Learn nonviolent ways to resolve conflicts.
Arguing is fine, even healthy, as long as it does not turn violent. For more
information on anger control, see the topic
Anger, Hostility, and Violent Behavior.
Keep yourself safe from violence.
Be alert to warning signs, such as threats or
drunkenness, so that you can avoid a dangerous situation. If you can't predict
when violence may occur, have an
exit plan for use in an emergency.
Prevent violence with guns
and other weapons. Do not provide your children or teenagers with unsupervised
access to guns or other dangerous weapons.
Do not keep loaded guns in your
If you must keep guns in your home, unload them and lock
them up. Lock ammunition in a separate place.
Do not keep guns
in a home where there is someone who has a drug or alcohol problem, is prone to
violent behavior, or has threatened suicide.
Make sure that no one
in your home will have access to guns or other weapons unless they know how
to use them safely.
If you are no longer living with a violent person,
contact the police to obtain a restraining order if your abuser continues to
pursue you and act violently toward you.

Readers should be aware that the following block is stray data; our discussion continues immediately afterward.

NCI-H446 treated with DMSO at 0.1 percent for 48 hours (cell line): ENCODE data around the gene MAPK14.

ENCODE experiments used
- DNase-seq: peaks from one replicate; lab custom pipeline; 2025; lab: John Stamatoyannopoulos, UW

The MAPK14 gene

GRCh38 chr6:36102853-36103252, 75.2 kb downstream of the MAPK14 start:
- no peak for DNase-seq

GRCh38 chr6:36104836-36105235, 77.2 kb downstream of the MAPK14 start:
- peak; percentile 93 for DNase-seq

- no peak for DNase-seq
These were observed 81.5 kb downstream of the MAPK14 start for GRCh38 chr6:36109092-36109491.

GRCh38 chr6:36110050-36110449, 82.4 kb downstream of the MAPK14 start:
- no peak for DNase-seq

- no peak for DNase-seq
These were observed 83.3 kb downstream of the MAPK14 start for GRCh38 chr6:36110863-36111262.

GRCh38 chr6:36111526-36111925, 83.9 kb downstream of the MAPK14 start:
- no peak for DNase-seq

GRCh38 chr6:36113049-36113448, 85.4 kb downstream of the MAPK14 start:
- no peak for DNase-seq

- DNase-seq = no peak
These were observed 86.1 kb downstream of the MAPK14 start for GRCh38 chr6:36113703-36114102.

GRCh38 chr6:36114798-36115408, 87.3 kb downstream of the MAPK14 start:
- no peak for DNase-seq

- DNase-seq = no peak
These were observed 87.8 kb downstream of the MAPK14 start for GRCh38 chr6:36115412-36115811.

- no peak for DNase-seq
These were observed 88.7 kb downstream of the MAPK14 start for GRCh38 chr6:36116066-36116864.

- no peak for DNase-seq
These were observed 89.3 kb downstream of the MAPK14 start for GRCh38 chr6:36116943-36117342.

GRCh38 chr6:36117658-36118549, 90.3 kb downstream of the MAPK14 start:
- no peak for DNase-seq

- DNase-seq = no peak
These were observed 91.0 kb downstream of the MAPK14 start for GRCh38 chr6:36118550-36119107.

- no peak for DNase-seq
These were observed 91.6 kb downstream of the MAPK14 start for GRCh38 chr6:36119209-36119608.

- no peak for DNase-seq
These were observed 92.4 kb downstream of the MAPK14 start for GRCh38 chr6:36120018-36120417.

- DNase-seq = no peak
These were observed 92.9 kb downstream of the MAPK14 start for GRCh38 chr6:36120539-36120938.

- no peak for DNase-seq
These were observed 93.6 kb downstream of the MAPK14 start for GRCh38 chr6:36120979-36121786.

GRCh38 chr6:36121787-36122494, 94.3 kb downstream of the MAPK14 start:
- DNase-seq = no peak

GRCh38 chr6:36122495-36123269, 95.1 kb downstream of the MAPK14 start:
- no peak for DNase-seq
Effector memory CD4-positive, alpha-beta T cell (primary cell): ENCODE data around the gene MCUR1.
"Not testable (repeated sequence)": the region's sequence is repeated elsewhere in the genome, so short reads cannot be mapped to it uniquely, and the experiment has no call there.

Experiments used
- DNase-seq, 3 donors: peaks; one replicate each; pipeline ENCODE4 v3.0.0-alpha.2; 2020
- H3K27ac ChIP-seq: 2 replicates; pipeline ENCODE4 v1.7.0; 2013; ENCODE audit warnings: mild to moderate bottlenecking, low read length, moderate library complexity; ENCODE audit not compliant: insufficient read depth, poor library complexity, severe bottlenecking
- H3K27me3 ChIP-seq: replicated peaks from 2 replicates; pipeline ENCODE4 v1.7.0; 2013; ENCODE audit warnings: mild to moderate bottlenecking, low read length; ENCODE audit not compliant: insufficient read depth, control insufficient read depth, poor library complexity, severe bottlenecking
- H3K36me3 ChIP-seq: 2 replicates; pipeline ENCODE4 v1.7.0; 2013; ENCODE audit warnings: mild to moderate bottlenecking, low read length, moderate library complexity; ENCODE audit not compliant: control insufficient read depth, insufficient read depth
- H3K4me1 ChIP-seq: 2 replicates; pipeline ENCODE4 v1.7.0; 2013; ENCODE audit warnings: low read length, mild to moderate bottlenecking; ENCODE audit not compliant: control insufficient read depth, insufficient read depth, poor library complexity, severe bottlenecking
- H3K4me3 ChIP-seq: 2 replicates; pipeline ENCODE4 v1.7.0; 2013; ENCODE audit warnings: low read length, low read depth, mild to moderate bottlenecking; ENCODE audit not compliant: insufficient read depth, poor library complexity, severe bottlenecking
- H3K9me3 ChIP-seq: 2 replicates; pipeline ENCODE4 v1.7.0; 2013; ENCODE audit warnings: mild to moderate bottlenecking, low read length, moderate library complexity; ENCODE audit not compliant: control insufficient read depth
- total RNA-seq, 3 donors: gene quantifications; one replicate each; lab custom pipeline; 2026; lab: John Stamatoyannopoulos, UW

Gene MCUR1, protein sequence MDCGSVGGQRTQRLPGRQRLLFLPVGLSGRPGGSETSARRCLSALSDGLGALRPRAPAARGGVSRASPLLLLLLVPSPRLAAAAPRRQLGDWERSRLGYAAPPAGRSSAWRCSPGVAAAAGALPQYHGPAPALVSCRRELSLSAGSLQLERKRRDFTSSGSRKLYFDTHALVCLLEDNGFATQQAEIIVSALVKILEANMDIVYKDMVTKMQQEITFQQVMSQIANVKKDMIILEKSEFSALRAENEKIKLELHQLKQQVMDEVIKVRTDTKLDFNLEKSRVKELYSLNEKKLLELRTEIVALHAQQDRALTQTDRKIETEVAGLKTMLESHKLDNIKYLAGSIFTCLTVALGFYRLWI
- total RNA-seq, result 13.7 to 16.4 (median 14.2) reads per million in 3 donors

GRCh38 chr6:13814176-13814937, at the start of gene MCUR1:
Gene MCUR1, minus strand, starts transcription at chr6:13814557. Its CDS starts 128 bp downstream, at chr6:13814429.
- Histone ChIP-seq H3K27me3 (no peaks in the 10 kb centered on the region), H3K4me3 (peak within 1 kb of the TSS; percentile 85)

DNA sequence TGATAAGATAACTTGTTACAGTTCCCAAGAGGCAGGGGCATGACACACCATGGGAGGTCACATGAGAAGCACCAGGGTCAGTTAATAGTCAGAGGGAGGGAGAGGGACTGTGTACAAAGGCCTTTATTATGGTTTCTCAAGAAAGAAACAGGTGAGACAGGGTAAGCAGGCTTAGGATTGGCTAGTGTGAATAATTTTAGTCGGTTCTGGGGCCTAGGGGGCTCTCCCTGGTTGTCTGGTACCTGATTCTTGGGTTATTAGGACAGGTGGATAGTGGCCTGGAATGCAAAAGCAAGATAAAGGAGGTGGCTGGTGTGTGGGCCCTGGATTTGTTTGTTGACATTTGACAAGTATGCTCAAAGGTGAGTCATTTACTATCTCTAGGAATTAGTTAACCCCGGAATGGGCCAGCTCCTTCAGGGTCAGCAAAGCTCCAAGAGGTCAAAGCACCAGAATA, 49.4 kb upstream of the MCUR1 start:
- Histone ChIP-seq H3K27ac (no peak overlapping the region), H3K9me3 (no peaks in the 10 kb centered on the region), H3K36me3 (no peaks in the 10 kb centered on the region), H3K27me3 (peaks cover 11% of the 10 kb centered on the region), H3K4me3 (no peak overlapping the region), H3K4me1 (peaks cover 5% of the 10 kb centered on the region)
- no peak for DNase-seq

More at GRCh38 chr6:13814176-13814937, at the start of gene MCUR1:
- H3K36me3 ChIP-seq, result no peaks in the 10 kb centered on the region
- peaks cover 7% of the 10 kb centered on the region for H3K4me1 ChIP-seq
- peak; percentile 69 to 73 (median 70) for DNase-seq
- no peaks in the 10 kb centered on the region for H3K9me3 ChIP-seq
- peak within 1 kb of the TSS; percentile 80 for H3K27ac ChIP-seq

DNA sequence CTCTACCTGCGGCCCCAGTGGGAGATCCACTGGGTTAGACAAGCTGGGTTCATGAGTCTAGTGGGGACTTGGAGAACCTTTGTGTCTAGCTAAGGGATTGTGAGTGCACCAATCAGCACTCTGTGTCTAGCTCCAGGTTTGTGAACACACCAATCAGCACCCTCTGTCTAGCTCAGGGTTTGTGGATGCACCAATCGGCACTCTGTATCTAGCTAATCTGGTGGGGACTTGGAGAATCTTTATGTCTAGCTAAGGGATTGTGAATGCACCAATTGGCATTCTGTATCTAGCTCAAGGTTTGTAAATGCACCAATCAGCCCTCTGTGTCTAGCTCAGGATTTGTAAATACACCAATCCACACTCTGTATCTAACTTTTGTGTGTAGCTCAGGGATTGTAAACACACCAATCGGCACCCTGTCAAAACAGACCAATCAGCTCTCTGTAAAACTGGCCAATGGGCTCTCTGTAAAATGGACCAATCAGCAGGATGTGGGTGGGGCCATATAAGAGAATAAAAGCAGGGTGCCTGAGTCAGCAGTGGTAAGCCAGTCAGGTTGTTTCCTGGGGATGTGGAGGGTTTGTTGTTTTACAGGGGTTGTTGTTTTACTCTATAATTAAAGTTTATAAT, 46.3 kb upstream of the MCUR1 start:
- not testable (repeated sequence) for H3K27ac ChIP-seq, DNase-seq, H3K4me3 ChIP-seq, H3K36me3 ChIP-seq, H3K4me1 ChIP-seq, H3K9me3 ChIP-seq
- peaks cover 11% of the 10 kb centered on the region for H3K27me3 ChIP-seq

Teach your children that
violence is not a solution. Settle arguments without yelling or hitting. Do not
use physical discipline, such as spanking, pinching, ear pulling, jabbing,
shoving, choking, or strangling. If you need help controlling your children,
consider taking a course in parenting skills.
Limit your child's
exposure to TV, movies, and video games to no more than 1 to 2 hours per day.
This information is produced and provided by the National
Institute (NCI). The information in this topic may have changed since it was written. For the most current information, contact the National
Institute via the Internet web site at http://
.gov or call 1-800-4-CANCER.
WebMD Medical Reference from Healthwise
November 14, 2014
This information is not intended to replace the advice of a doctor.
Healthwise disclaims any liability for the decisions you make based on this